The consequence of this, as he put it, has been that:
“These teachers wear their self esteem in their shoes. And if teachers do not have any sense of self-esteem, then one can easily imagine the self – esteem they shall instill in their students.”
A teacher still has a lot more worth in the society than what is held out for daily wage manual labor. If these regressive terms of employment can so utterly destroy a university teacher, it shouldn’t take a wild imagination to figure out the impact of far more regressive terms imposed on these tea garden workers. But the management of Kellydine tea plantation and others such couldn’t care less. Their nihilism towards the plight of their workers is best capped by the following words, which most surprisingly were uttered by a policeman standing on sentry duty, just last week, at the collect-orate building in Bhabhua, headquarter of the Kaimur district of Bihar where I went to see the district magistrate in connection with an enquiry into the brutal murder of a tribal by the district police. The sentry submitted thus:
“Are sir, ek garib ki aukaat to inke joote se bhi kam hai. Apna raub gaanthane ke liye sahib log apne joote ko to phir chamka ke rakhte hain lekin garib sirf is layak hain ki chup-chaap ek kone mein jiyen aur mar jaayen. Agar woh aawaz uthate hain to bas lathi aur goli se ilaaj hoga.” (Sir, a poor man’s worth is even less than that of their shoe. In order to impose their authority the Sahibs at least care to keep their shoes shining, but the poor are fit only to live and die quietly in a corner. If they dare make noise then blows and bullets are deemed as the only possible treatment.)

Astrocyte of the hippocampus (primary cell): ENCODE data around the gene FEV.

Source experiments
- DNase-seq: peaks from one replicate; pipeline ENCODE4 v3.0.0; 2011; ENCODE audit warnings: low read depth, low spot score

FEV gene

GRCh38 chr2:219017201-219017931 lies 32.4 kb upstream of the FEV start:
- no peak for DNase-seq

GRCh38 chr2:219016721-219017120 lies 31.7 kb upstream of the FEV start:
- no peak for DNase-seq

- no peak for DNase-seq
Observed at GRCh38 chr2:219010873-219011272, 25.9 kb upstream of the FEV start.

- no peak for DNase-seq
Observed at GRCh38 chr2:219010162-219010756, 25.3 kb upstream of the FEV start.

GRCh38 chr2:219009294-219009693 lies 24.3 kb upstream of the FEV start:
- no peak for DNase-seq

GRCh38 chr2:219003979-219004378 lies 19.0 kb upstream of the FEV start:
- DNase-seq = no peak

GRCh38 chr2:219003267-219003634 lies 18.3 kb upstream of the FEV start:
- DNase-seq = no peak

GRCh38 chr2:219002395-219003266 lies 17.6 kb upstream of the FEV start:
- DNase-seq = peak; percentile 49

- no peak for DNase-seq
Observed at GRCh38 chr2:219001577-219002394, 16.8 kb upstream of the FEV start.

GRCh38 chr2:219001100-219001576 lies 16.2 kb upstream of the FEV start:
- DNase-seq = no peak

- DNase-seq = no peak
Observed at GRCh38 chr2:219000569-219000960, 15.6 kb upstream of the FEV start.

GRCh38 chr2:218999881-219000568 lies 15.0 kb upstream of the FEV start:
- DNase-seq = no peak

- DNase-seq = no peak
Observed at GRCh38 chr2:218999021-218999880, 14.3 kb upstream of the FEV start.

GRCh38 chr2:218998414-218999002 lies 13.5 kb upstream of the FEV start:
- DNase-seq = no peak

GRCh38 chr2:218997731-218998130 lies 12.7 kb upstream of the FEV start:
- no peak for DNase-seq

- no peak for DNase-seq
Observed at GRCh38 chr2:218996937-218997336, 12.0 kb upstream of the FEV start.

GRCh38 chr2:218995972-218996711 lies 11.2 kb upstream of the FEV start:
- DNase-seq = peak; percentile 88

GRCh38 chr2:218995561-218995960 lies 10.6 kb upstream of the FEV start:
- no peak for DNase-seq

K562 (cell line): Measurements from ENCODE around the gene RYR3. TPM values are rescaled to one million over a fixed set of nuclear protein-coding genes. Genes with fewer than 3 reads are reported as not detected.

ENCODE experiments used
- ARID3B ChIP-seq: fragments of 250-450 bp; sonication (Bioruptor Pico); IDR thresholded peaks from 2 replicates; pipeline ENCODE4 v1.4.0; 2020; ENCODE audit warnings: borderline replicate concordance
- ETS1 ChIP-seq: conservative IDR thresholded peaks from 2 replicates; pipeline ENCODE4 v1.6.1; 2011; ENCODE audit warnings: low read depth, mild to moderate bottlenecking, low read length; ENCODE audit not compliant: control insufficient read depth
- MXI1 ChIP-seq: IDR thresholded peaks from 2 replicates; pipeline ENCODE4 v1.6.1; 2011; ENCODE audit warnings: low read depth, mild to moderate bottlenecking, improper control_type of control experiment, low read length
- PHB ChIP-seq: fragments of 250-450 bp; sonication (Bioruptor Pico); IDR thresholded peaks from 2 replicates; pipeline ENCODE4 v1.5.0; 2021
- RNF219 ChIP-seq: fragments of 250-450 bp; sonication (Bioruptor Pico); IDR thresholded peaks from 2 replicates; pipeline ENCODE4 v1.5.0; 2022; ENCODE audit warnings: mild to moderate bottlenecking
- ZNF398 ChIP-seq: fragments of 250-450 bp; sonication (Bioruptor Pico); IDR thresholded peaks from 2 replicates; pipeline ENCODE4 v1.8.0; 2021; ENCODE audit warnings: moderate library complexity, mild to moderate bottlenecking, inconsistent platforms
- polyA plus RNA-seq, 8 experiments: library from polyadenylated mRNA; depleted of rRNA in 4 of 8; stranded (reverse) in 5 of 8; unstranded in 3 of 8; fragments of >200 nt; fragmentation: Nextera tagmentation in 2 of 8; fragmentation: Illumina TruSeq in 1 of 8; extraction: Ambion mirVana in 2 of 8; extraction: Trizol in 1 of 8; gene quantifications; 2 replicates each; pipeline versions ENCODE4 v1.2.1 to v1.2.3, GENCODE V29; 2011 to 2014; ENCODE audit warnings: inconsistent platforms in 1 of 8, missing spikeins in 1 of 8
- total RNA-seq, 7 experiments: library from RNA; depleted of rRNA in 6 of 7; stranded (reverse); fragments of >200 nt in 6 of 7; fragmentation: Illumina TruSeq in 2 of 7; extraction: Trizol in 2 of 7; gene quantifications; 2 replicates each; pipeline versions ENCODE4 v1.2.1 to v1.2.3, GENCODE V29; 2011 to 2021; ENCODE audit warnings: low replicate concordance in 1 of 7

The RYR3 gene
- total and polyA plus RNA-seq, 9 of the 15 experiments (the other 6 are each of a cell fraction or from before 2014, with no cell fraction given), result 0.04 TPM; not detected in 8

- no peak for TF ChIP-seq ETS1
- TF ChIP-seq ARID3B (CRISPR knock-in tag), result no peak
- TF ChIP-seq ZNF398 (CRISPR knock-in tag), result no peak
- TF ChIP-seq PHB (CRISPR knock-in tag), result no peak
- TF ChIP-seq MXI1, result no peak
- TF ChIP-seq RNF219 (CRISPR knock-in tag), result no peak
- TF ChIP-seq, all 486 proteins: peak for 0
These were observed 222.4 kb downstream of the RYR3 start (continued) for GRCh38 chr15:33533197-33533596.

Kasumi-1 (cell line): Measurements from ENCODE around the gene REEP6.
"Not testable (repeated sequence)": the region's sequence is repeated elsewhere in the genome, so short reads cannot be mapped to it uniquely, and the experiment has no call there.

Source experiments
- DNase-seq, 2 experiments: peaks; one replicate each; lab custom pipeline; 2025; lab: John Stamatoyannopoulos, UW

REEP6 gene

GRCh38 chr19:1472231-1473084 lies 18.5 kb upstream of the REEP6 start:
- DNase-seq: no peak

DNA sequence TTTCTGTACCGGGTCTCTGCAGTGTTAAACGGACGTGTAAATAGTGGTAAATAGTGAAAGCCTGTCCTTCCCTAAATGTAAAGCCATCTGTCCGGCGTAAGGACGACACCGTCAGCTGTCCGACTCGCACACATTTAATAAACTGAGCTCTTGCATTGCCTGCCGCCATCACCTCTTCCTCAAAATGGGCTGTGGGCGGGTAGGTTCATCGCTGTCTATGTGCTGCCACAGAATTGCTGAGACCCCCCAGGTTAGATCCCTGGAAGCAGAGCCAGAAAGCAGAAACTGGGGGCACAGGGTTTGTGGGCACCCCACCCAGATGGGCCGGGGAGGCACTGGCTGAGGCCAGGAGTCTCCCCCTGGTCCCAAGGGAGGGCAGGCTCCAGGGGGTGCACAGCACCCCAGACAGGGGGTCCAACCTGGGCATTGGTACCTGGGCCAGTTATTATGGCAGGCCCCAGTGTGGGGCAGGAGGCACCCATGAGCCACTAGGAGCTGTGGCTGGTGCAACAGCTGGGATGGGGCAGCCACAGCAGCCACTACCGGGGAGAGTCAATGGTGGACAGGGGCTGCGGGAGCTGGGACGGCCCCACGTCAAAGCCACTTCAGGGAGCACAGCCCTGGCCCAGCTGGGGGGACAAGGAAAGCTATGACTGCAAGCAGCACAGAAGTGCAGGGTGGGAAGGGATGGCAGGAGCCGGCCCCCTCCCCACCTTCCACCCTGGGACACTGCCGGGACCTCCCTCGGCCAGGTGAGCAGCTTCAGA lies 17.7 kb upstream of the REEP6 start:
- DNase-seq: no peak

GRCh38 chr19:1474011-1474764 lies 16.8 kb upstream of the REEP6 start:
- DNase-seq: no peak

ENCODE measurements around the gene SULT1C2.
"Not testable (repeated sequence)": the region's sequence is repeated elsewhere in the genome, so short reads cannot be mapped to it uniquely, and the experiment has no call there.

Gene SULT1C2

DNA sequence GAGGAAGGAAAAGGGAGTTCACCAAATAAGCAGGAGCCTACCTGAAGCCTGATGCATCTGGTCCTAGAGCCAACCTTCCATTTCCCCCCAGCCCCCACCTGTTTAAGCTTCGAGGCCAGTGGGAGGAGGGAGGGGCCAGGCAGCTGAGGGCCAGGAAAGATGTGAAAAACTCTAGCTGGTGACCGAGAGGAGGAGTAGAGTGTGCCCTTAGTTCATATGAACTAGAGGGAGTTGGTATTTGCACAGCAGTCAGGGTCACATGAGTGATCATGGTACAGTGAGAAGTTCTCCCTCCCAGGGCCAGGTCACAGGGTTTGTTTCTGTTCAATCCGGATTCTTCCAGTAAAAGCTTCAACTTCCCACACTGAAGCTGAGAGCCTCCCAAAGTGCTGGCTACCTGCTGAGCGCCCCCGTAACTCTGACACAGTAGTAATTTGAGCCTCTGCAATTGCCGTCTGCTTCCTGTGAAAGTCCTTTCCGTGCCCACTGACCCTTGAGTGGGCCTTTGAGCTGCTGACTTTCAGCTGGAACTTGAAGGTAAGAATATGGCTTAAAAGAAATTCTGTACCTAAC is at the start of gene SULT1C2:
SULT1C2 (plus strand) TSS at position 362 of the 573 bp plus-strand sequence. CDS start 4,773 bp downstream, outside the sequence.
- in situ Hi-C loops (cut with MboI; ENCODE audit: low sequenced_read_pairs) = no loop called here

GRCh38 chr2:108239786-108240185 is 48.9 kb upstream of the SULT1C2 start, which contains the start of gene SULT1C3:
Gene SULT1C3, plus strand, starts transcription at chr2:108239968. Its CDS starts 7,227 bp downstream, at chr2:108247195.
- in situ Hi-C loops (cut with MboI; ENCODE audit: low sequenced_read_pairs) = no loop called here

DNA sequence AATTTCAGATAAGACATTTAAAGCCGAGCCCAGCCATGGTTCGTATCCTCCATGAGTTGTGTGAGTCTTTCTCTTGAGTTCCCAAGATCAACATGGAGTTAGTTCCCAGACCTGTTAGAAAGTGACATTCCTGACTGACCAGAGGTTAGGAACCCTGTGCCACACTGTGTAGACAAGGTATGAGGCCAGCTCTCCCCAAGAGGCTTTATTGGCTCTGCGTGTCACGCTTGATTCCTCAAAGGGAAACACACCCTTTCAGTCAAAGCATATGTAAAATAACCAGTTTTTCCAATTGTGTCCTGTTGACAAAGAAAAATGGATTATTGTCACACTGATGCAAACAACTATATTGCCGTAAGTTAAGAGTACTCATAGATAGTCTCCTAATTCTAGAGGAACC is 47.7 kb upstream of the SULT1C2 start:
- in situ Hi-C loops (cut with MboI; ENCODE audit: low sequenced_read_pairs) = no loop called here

With the visit over, my family and the friends who had arranged the visit along with the manager of the packaging plant strolled down up to the plant’s main gate. Just as the plant manager was presenting a two kg pack of tea to my wife, I again heard the now familiar cry of ‘saar…..saar ….’ coming from behind. The sound sent a chill down my spine. I turned around nervously and this time it was my turn to be panic struck at the sight of my cameras. Indeed it takes a dense like me to simply forget photography equipment worth no less than at least one and a half lakh of rupees and walk away assumingly, both hands in pocket.
I saw my tormentor holding my cameras, one in each hand and secured tightly half way up his torso lest they were to make good their escape. He was almost goose-stepping (the marching style typical of the North Korean soldiers) as he approached us. The loud thump of his boot’s heel on the ground which sent up a tiny cloud of dust and brought him to a vigorous halt was enough to convey the seriousness of his purpose. Most surprisingly though, he extended both the cameras to the plant manager and the same were handed over to me only when the manager subtly gestured him towards me. Having handed over the cameras he saluted us, about turned and marched back in the same military fashion to his post inside the plant.